Album Review 1: Dirt by Alice In Chains

Written on 03/02/2020
Jonathan Lustig

A Premier 90s Grunge Album

For my first album review for The Lion, I thought I would go with a record I listened to recently and found to be quite exceptional. Dirt by Alice In Chains is a premier album in grunge history that took what albums before it created and elevated it to a new level.

Grunge, in short, is a sub-genre of rock music that was popular in the early 1990s. Originating in gloomy Seattle, Washington, it took elements of punk and metal music and combined them with sad and downtrodden vocals/lyrics. A major band in this burgeoning genre was Alice In Chains. While Nirvana’s 1991 release Nevermind effectively birthed the genre, Alice In Chains’ 1992 sophomore album Dirt perfected this sound.

Dirt immediately grabs you with its trademark moaning harmonization between lead vocalist (the late) Layne Staley and guitarist/vocalist Jerry Cantrell that has become iconic over time. No song better exemplifies this than “Rooster”, a 6-minute tale of Cantrell’s father who served in the Vietnam War. Bassist Mike Starr provides great bass lines on songs like “Would?” and “Them Bones”. Sean Kinney’s pounding drums shine through on the gem “Dam That River”. However, this album shines in the lyric department, providing harrowing tales on depression and drug addiction in my personal favorite tracks on the album “Angry Chair” and “Hate To Feel”.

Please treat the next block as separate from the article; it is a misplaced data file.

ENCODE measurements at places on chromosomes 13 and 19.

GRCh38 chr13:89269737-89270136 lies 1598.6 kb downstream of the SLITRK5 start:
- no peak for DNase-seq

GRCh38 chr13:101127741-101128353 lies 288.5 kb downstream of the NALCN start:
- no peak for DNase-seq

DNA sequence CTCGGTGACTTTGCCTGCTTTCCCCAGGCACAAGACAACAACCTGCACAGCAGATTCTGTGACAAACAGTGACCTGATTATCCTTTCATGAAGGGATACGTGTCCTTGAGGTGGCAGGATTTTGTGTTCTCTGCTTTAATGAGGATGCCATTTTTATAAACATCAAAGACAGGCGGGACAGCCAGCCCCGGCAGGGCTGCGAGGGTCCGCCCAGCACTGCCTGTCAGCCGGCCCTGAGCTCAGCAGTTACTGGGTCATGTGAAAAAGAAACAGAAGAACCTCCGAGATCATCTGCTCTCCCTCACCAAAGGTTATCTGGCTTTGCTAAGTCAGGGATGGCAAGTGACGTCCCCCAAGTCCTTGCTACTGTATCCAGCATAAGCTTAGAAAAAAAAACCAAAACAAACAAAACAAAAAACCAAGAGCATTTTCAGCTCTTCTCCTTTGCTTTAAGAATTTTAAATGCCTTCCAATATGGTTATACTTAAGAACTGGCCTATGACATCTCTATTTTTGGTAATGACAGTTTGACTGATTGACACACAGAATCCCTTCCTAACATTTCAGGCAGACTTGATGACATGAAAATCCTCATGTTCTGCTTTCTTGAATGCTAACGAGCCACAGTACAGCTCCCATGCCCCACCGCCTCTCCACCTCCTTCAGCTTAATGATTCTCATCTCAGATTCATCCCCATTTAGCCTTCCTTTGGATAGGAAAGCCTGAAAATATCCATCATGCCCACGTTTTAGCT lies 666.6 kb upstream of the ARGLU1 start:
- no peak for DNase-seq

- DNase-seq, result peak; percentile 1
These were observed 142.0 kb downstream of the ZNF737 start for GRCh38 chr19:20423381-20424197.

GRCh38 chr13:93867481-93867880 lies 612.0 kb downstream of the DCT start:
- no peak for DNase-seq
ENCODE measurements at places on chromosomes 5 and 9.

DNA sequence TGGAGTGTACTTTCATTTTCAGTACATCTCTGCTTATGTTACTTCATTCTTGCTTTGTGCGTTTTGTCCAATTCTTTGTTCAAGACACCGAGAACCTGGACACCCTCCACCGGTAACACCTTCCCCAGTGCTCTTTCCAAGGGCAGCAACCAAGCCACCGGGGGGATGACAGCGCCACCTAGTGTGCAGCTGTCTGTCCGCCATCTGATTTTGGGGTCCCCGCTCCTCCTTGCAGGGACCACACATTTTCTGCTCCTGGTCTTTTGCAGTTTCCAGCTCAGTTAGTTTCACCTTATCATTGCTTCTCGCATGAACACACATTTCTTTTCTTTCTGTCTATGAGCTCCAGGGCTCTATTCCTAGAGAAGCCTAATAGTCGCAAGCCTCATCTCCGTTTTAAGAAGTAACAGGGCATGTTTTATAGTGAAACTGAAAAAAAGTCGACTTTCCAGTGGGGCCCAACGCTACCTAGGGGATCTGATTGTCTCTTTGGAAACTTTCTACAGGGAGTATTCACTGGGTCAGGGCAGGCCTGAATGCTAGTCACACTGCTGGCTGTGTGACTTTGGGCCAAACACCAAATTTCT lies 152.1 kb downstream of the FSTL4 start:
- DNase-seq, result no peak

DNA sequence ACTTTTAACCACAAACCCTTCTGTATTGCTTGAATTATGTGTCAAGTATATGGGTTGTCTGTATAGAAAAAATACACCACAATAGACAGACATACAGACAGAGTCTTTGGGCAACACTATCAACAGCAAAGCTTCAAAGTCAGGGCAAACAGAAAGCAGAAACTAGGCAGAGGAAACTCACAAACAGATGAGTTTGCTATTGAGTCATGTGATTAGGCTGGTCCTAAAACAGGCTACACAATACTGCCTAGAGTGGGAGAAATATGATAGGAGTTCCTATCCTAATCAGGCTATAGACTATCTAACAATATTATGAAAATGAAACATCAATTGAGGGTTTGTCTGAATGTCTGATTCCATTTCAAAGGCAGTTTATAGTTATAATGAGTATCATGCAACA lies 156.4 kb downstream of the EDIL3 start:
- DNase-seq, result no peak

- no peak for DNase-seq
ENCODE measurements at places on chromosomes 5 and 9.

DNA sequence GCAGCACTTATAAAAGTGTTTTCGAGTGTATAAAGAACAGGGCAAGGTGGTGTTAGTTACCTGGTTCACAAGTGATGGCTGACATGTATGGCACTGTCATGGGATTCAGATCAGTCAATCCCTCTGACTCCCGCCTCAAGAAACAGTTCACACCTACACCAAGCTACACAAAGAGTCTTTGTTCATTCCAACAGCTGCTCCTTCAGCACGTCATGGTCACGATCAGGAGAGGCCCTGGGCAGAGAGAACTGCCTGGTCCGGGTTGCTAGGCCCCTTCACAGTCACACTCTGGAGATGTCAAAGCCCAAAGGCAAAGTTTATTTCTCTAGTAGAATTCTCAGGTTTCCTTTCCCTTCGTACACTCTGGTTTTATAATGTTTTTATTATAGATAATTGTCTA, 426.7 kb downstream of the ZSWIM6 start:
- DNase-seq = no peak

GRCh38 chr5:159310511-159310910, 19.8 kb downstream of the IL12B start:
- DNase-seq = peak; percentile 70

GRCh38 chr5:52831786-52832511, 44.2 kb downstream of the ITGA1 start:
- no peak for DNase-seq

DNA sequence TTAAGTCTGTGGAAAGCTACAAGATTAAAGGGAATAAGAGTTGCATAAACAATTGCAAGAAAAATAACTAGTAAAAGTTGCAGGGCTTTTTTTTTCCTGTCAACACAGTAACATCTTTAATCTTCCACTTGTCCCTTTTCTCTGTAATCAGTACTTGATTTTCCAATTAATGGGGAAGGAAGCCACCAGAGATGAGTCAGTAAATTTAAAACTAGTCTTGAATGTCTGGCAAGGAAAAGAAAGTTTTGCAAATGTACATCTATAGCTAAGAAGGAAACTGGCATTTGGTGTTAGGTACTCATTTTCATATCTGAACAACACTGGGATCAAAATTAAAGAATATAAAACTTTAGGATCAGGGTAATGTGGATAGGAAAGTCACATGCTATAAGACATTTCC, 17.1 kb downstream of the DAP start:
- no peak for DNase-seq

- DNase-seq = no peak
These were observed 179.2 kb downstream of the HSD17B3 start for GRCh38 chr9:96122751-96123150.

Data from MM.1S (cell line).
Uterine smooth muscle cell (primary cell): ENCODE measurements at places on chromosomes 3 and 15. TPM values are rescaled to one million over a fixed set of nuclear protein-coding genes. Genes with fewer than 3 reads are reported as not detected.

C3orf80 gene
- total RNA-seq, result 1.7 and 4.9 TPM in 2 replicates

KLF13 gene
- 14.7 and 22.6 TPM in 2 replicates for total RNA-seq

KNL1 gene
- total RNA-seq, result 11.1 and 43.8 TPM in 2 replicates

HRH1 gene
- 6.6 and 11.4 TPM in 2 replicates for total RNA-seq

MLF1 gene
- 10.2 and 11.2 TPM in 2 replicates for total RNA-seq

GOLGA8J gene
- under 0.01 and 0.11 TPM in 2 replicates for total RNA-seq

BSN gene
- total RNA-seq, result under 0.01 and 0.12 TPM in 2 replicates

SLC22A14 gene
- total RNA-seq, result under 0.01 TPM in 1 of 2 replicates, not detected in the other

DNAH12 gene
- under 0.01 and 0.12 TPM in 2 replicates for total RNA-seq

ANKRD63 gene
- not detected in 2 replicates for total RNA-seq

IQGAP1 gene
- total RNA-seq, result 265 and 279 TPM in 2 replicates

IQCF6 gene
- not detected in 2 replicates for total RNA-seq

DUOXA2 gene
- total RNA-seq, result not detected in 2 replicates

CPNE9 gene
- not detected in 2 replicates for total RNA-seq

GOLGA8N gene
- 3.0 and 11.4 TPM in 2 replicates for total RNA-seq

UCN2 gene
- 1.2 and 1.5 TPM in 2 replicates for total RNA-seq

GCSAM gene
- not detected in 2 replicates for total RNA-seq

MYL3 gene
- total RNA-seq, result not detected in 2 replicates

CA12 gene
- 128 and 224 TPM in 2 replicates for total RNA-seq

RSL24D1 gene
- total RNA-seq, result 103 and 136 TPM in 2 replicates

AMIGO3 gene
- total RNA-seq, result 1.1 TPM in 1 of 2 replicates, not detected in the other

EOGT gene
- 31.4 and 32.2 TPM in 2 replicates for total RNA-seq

Containing 13 songs and clocking in at just over 57 minutes, Dirt virtually has no filler, making it a very meaningful listen.